As most of you already know, one of the benefits of teaching in Korea is two years of tax free income. There have been many changes and rumors, so here is the low down on getting your tax freebie!
Going through the trouble of getting a residency certificate seems like a lot of extra work. Let’s face it, with some of the SA public offices — it is. Luckily for us, SARS has a specialized unit for expats. (woot woot!)
If you get your residency certificate, you can save roughly R7000 in taxes per year. That’s almost the price of a flight home to visit your family and friends… Definitely worth it!
Firstly, it is important to know that tax exemption only applies to teachers working in a public school and that you will only be exempt for the first 24 months. Teachers who work in hagwons, universities or private schools will have to pay tax. I will comment on that a bit later. The National Tax Office in Korea would obviously need a document from you, to prove that you are, in fact, a South African. In the past, South African teachers simply submitted a Tax Clearance Certificate from SARS, however in recent years the Korean tax office decided that the TCCs were no longer acceptable. We now have to submit a Residency Certificate. SARS didn’t have these documents available, so getting one was such a mission! Now they do!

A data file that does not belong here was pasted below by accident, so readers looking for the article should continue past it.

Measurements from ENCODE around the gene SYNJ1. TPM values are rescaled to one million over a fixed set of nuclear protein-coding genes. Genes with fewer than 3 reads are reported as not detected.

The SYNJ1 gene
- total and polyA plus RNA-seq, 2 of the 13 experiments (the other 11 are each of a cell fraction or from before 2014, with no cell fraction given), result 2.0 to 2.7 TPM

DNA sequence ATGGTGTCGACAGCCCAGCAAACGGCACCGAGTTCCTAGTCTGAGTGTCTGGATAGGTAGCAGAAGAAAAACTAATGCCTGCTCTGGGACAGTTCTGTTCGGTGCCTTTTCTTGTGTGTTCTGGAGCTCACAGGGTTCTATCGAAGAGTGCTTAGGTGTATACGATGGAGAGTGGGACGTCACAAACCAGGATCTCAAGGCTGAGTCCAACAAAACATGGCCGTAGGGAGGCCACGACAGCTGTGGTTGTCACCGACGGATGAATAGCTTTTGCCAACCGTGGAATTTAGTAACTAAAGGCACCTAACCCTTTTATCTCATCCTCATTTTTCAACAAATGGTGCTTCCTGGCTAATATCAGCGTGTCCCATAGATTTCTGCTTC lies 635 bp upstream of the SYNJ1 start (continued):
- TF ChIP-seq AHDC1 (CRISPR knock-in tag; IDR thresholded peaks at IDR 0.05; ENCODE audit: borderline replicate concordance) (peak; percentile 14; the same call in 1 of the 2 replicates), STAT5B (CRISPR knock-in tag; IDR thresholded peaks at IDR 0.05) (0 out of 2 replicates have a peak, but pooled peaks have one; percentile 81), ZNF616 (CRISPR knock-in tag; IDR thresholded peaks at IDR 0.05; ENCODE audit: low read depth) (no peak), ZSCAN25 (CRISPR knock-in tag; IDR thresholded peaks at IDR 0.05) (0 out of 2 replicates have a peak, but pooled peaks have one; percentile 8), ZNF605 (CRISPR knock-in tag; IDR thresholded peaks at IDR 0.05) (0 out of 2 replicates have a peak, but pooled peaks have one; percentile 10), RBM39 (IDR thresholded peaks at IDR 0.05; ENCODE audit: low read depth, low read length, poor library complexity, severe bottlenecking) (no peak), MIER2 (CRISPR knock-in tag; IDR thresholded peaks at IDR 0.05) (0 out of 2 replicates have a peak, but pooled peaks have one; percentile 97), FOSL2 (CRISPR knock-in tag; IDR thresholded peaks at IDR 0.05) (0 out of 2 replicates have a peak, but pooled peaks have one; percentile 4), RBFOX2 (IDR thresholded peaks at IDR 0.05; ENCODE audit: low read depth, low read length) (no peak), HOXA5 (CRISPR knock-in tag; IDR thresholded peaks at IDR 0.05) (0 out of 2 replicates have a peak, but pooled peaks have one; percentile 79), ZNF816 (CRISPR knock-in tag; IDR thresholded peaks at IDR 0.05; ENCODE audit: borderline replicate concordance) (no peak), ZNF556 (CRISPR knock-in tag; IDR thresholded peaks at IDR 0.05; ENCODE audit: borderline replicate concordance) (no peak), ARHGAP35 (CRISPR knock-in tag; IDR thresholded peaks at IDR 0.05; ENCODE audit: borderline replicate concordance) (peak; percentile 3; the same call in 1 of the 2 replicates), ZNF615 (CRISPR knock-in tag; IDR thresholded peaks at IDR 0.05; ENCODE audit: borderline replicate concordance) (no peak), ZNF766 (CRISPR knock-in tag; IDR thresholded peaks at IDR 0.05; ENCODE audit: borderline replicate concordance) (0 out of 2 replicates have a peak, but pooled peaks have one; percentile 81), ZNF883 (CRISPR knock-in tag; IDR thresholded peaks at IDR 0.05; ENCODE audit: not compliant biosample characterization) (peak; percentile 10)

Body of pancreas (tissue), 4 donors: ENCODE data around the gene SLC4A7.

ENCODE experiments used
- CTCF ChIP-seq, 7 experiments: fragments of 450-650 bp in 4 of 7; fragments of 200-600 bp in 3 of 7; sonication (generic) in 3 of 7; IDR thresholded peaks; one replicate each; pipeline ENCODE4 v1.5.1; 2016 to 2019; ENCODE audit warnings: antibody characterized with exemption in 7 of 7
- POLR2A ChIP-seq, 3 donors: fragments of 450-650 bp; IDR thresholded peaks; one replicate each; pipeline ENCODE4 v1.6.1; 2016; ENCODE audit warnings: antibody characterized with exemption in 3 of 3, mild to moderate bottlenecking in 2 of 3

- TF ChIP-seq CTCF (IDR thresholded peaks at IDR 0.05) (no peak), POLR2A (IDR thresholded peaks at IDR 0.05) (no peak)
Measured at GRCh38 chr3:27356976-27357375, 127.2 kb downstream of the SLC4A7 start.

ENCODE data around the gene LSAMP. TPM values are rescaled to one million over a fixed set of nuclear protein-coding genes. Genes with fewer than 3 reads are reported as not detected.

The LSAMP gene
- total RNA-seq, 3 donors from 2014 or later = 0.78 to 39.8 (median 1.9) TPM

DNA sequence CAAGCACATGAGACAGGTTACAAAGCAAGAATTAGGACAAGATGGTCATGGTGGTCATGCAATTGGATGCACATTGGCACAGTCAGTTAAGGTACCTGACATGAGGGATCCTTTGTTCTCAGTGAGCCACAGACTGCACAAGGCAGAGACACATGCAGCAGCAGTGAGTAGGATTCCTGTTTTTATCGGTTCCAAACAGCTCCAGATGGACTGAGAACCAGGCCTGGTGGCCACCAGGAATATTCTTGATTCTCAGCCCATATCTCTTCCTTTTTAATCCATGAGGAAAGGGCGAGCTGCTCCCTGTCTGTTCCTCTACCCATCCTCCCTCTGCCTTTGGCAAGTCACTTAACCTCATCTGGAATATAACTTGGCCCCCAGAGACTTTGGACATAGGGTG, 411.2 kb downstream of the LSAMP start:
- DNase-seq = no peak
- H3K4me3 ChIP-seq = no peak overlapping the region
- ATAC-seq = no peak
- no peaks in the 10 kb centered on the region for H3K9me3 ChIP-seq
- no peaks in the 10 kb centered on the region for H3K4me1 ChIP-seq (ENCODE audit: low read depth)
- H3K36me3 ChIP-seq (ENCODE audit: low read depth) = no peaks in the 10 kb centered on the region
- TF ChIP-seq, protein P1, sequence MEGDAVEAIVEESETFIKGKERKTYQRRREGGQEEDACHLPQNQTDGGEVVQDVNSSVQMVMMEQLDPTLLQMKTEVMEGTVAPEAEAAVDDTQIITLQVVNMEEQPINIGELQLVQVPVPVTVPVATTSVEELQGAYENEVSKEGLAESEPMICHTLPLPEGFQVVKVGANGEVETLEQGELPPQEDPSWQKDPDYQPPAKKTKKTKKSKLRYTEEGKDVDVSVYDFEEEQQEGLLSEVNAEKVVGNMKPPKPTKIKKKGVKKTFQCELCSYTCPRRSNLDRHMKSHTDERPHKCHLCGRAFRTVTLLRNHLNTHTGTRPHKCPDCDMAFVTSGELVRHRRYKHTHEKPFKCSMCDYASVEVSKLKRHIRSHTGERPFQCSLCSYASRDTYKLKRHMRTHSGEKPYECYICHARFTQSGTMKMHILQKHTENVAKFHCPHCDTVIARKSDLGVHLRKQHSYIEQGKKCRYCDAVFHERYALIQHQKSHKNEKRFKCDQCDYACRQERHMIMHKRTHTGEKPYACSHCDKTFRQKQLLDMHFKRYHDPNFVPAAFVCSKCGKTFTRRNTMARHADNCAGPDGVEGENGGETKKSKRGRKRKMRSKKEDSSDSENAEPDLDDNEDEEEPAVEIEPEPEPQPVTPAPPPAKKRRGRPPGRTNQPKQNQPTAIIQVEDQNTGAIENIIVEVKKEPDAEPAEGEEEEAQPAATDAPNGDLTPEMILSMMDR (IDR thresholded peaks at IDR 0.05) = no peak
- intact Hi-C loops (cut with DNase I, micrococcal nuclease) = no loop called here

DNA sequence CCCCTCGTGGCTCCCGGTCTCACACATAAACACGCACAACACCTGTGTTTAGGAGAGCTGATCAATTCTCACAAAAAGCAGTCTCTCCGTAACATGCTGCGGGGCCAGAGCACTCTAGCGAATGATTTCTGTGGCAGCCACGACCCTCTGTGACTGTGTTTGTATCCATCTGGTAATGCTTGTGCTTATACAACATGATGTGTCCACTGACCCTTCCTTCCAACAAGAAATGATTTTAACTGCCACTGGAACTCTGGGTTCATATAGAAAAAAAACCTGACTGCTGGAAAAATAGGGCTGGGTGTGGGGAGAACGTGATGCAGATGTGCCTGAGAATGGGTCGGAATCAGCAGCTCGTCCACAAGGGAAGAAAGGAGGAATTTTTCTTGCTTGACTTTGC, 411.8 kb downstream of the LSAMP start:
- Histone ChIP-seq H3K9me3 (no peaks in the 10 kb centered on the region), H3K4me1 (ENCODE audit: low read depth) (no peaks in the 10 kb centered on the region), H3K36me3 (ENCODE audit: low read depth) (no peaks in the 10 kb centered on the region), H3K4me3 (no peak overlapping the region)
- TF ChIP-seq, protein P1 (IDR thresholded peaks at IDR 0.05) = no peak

Getting a Residency Certificate (RC):
There are a number of ways to obtain this golden document, but I’ll stick to the best way — the free way! You will need to send an e-mail to the expat unit at SARS. ( email@example.com ) You will need to provide them with some information so that they can send you your proof of residency: Personal information:
- Full names
- Income Tax Reference number
- Residential or Postal address in South Africa
- Residential or Postal address in the other country - For this I’m sure you can simply state that you are not abroad yet.
- Nationality (South African?? Another country?)
- How long have you been living in South Africa?
- How long have you been living abroad? – You can just write when you expect to arrive in Korea.
- Do you have a permanent residence in South Africa or do you rent/lease a home in SA?
- Do you have a permanent home in any other country?
- Where do your spouse, children and family live?
- What is your professional and/or business interest?
- Do you have any intention of remaining / returning to South Africa?